National Security Council Developing Strategic Anti-Crime Action Plan
The National Security Council (NSC), chaired by Prime Minister Andrew Holness, is in the process of elaborating a strategic anti-crime action plan, involving an integrated and comprehensive set of measures and actions to significantly reduce crime in the country.
The NSC, in the light of the urgency of the matter, has been meeting monthly, rather than quarterly as previously obtained, and has embarked on a comprehensive and thorough approach with a view to achieving significant and sustainable reductions in crime, in preference to the adopting of ad hoc, short-term measures. It has, nevertheless, agreed an ambitious October, 2016 timeline for completion of all consultations and deliberations, and finalization of a plan for submission to Cabinet for approval.
The NSC is focusing on a wide range of inter-related areas, especially in relation to violent crime, crimes involving the use of firearms, and lotto scamming. Those areas include increased population of the security forces as well as their base locations and mobility, the enhancement of investigative and prosecutorial capacities complemented by attendant administrative processes, the judicial framework and procedures, relevant legislative Acts and instruments and the correctional system.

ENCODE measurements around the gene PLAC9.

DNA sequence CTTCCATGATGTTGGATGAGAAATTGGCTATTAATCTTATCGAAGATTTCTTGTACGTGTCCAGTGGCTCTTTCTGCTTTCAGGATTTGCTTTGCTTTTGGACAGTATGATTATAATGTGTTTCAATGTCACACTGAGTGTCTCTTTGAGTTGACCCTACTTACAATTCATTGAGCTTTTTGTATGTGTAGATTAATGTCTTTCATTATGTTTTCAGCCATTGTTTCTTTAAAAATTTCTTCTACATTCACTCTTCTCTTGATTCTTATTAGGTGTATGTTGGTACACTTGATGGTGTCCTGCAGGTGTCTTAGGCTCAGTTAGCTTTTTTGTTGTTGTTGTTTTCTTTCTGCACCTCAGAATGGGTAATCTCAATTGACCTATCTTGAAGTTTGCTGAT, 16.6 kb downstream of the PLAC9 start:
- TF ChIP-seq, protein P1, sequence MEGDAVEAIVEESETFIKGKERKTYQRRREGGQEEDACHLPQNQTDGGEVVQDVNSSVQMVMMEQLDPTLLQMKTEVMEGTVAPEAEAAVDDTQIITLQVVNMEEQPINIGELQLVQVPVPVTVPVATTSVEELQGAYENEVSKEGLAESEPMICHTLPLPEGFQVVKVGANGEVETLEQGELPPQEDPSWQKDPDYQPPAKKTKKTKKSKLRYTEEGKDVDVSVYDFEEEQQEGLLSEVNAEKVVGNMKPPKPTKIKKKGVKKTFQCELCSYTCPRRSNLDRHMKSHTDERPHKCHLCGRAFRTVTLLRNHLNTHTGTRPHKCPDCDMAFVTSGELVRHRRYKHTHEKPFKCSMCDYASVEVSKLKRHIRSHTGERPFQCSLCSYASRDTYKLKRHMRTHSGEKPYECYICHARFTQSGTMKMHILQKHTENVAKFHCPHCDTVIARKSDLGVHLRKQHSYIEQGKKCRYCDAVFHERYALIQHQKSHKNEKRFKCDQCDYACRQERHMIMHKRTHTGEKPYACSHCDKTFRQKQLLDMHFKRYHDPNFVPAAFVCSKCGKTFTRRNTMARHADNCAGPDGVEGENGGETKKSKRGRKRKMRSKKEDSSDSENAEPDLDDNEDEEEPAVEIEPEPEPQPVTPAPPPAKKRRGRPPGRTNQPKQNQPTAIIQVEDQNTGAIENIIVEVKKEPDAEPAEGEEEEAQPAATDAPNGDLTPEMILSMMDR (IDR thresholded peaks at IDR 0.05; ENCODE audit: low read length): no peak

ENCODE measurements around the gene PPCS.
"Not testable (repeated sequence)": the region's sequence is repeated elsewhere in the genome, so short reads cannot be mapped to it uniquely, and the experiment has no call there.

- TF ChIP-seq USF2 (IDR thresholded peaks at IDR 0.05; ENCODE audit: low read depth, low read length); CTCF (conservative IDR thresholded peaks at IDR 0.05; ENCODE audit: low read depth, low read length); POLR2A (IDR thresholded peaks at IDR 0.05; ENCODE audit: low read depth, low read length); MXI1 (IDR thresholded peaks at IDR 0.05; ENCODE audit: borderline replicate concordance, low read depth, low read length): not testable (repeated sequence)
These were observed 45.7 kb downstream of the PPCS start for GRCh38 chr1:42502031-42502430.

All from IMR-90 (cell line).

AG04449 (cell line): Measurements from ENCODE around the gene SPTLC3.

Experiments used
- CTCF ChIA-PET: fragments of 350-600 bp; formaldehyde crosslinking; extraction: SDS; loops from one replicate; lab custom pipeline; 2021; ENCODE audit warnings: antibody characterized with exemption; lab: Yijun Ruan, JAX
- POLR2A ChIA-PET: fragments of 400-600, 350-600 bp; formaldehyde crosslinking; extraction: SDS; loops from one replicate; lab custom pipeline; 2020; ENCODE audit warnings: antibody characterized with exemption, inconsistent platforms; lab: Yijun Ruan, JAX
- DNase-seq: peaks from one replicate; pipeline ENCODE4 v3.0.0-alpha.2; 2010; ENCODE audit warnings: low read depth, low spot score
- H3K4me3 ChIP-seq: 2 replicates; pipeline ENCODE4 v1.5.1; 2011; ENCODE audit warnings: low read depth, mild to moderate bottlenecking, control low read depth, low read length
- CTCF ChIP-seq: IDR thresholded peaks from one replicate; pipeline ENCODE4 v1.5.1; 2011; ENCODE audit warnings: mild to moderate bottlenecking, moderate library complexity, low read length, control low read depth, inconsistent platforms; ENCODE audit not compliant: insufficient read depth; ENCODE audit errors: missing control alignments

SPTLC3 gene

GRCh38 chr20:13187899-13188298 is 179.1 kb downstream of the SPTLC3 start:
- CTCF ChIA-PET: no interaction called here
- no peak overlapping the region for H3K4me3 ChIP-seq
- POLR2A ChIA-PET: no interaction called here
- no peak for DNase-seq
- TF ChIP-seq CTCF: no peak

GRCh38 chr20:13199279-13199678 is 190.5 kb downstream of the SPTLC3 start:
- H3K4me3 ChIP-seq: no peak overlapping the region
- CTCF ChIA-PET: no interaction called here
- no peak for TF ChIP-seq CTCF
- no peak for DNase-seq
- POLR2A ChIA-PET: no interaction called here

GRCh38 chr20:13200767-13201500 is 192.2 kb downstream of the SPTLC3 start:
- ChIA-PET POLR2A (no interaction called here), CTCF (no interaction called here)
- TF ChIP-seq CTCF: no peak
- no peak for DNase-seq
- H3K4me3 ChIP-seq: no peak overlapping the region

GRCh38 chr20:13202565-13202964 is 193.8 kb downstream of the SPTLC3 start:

Prime Minister Holness has underlined that the high incidence of gun crimes is among the most pressing problems in the society, with police statistics indicating that gang conflicts are responsible for the majority of all murders. The Prime Minister has emphasized urgency in providing greater support to, and employing strategic measures in the entire justice system to ensure that significantly more cases are effectively investigated and prosecuted.
The other members of the NSC, which is an organ of the Cabinet, are the Minister of Finance & the Public Service, the Minister of National Security, the Minister of Justice, the Minister of Foreign Affairs & Foreign Trade, the Minister without Portfolio in the Office of the Prime Minister, the Attorney General, the Chief of Defense Staff and the Commissioner of Police.
The Government has been actively utilising the facility of the National Security Council to refine and synergize its approaches outlined with respect to crime during the recent budget and sectoral debate in Parliament.